inveteracy


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Related to inveteracy: cadaverously

in·vet·er·ate

 (ĭn-vĕt′ər-ĭt)
adj.
1. Firmly and long established; deep-rooted: inveterate preferences.
2. Persisting in an ingrained habit; habitual: an inveterate liar. See Synonyms at chronic.

[Middle English, from Latin inveterātus, past participle of inveterārī, to grow old, endure : in-, causative pref.; see in-2 + vetus, veter-, old; see wet- in Indo-European roots.]

in·vet′er·a·cy (-ər-ə-sē), in·vet′er·ate·ness n.
in·vet′er·ate·ly adv.
References in classic literature ?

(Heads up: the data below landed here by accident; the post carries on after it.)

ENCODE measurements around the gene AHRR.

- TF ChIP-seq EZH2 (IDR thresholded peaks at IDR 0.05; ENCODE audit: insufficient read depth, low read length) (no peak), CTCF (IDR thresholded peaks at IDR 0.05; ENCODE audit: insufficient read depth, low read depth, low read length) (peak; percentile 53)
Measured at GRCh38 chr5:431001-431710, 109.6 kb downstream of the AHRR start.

We shall only add, therefore, that the Puritan--so, at least, says chimney-corner tradition, which often preserves traits of character with marvellous fidelity--was bold, imperious, relentless, crafty; laying his purposes deep, and following them out with an inveteracy of pursuit that knew neither rest nor conscience; trampling on the weak, and, when essential to his ends, doing his utmost to beat down the strong.
But as the mind does not exist unless leagued with the soul, therefore it must have been that, in Ahab's case, yielding up all his thoughts and fancies to his one supreme purpose; that purpose, by its own sheer inveteracy of will, forced itself against gods and devils into a kind of self-assumed, independent being of its own.
She and her father would unquestionably be guilty of this crime, and this woman (the inveteracy of whose pursuit cannot be described) would wait to add that strength to her case, and make herself doubly sure.